Financial Samurai - “Slicing Through Money’s Mysteries”

8 Cars in 10 Years: I Have A Problem, But You Won’t!

New Range RoverIf there’s one infatuation I and many men have, it is the love affair with cars. When I got my first paycheck, I bought myself not only a nice 850GLT Volvo (yes, an old man car for a 22 yr old kid), but also a Honda CBR600 racing bike! I had nowhere to park them in in NYC, so I actually had to park 20 blocks away, and take the subway back to my apartment! I dumped $18,000 in cash for the vehicles, and had to pay an additional $300/month for parking and transportation fees to my vehicles! How ridiculous is that?

Most of us have some materialistic vice we go gaga over. One lady I know has $20,000 worth of purses, and another $10,000 worth of shoes. But if you think about it, her vice isn’t so bad since the average car a guy desires is probably in the $25-45,000 range. Why we throw so much money discipline out the window when we stumble across our vices, I donno. What I will tell you after purchasing and selling 8 different cars (new and old), is that I’ve figured out some fantastic tips to: 1) Getting the best deal, and 2) Satiating ones desires.


Time Accelerates, Let’s Not Waste It

Have you ever woken up one day and asked yourself, “Where did all the time go?” We look at old photos and sometimes surprise ourselves with how young, or how good we looked back then. Not to worry, I still say we look pretty good today.

Time is like an oil field which eventually gets depleted. And sadly to say, the depletion rate accelerates! If for simple math’s sake, we were to live till 100, the first year of our life takes only 1/100 of time. Yet, the 51st year of our life is takes 1/50th, and our last year is takes up 1/1, or 100%.

Today’s challenge is to simply accept the fact we only have one shot at life, so we might as well do the best we can. If we have an urge to put things off until tomorrow, just finish it today. If we want to learn a new sport and get better, hurry up and practice! Don’t let your guitar gather dust and that rose go unappreciated.

I strongly believe that financial stability is achieved through a mindset and a way of life. Like trying to lose weight by just going on a temporary diet, it just won’t work in the long run. It takes many simple steps to change one’s mindset. The first simple step is just reading as much as you can about the various situations on the many different blogs here: http://www.wisebread.com/top-100-most-popular-personal-finance-blogs/.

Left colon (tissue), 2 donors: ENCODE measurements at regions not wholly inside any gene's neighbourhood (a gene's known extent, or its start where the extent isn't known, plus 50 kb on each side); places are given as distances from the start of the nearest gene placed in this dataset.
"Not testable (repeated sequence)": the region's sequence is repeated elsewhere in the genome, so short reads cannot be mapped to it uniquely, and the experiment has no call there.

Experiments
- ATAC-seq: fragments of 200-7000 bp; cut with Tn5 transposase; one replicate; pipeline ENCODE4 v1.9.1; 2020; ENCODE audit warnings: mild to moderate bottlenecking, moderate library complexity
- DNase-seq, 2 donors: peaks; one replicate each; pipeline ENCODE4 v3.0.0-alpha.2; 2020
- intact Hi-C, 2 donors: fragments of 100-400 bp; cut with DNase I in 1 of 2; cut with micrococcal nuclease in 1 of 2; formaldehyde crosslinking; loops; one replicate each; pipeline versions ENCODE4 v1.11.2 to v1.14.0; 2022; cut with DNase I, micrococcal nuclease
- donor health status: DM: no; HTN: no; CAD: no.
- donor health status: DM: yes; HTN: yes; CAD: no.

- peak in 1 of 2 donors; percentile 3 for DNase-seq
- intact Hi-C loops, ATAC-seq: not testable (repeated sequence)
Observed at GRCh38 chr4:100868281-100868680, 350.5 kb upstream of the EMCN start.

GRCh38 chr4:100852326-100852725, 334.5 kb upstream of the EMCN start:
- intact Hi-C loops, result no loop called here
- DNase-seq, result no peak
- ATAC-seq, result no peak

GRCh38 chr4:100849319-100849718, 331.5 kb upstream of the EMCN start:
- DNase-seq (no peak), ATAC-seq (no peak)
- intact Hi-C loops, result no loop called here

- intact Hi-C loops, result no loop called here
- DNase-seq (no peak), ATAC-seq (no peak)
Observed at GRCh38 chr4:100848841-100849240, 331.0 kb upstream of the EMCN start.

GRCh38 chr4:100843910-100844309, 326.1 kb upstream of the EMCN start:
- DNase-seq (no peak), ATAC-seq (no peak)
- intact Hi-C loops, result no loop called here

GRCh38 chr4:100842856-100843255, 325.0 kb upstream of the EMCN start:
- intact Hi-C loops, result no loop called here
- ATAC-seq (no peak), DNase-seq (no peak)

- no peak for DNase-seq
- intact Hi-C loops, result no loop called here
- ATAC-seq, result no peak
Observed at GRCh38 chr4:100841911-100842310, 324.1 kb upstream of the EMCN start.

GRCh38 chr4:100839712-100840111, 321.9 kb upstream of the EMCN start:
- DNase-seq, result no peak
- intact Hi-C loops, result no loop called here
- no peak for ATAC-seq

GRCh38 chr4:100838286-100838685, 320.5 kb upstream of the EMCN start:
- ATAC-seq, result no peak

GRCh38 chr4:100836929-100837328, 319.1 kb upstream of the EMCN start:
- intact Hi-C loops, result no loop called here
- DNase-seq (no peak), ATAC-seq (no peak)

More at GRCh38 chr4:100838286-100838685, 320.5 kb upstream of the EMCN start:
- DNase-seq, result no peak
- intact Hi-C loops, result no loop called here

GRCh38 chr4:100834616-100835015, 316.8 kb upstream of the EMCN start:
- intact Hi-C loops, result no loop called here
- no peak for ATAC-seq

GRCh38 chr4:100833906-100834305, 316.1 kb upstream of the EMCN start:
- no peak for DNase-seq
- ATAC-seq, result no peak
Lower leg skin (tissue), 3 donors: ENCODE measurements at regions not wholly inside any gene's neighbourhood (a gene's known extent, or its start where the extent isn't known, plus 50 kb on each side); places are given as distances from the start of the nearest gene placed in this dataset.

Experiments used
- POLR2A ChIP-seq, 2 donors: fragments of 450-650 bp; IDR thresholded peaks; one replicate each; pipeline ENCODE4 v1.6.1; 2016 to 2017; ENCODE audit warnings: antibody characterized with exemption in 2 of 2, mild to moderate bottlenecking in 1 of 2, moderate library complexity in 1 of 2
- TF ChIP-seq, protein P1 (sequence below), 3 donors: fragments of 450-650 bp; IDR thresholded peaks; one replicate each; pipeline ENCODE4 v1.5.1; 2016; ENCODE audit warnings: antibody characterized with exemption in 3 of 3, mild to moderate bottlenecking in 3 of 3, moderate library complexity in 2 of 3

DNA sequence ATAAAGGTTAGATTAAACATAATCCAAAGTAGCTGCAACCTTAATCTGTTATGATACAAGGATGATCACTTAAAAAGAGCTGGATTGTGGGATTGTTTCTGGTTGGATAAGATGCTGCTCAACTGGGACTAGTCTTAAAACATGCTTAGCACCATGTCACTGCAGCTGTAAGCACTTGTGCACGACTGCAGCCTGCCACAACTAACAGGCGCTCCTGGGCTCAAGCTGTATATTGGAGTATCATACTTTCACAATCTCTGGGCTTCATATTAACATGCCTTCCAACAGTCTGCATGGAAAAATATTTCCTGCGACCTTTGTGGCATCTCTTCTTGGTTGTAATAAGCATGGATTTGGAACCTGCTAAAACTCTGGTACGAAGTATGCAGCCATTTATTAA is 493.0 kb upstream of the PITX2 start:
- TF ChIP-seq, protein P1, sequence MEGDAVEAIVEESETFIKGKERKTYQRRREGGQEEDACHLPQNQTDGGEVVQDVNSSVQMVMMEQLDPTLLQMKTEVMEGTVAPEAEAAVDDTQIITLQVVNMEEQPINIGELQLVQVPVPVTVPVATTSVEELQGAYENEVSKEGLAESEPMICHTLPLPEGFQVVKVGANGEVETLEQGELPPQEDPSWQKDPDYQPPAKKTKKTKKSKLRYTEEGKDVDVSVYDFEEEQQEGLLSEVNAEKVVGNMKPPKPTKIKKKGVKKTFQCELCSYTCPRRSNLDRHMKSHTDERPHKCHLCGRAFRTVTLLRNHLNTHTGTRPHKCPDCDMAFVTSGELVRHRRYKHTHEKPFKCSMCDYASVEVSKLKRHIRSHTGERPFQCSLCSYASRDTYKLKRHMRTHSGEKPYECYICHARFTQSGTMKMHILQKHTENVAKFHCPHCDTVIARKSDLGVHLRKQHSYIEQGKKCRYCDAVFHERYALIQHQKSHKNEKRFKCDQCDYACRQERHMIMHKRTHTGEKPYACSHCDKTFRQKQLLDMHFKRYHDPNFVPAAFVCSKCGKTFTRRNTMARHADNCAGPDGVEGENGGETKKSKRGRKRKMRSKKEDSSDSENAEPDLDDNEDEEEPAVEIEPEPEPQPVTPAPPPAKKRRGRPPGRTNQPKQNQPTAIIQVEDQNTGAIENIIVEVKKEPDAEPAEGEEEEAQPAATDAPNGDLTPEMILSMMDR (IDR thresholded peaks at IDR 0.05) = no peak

Readers, have you achieved financial stability through a change in mindset? What are the main differences between the new you and the old you?


Sam @ Financial Samurai – “Slicing Through Money’s Mysteries”

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The Journeyman’s Goal To Financial Independence By 45

After 10 years in corporate America, I thought I had it made. A six figure job, a real estate portfolio, company stock, and a savings/emergency fund that would last me 3 years if I ever became unemployed. I did everything the personal finance books taught us to do and I still lost 35% of my net worth in 2008-2009 due to the economic meltdown.  The financial downturn has motivated me to share my experiences to not only help others, but to keep myself honest in my spending habits.


My first job ever was at McDonald’s for $3.12/cents an hour. I was responsible for opening up the store at 6am every weekend for several months. The job was horrible, and we had a power hungry manager who scolded us for speaking Spanish and not English in front of customers. At least I got a “B” in Spanish. I remember trying to make 9 Egg McMuffins at a time for 3 straight hours, adeptly cracking eggs left and right with both hands. It was hot, and oh the pressure was immense. Things weren’t all bad though. After-all, we could eat as many hot apple pies we wanted.

My parents never bought me anything too expensive growing up. They were frugal and made an average middle income salary working for the government. I never had a camera or a Nintendo console, but I did enjoy playing tennis with my father and listening to my mother talk about religion. The most expensive gift I ever got was a 1987 Honda Civic with 140,000 miles for $1,800 bucks after doing well in HS. I’m truly thankful for this gift as I drove it until I graduated college.


I had a choice between private school or public school for college, and I chose public school. There was no way I could feel comfortable allowing my parents to pay $25,000 a year in tuition alone, when there were plenty of top quality public schools for only $5,000 a year. Besides, I planned to payback my parents and couldn’t stomach that type of debt. The $30 a day I made at McDonald’s had a more profound impact on me than I realized!


My father introduced me to the stock market in college. Through stocks, suddenly I could make much more money than through working at the library at now $4.5 an hour. Little did I know, that I could lose an infinite amount more money though! The taste of success came when I bought 500 shares of Books A Million (BAM, a now defunct Book Seller). The stock went up 25%, and I made $550 in 1 hour. From that trade on, I knew I wanted to do something in finance, where anybody with enough guts could make as much money as they wanted.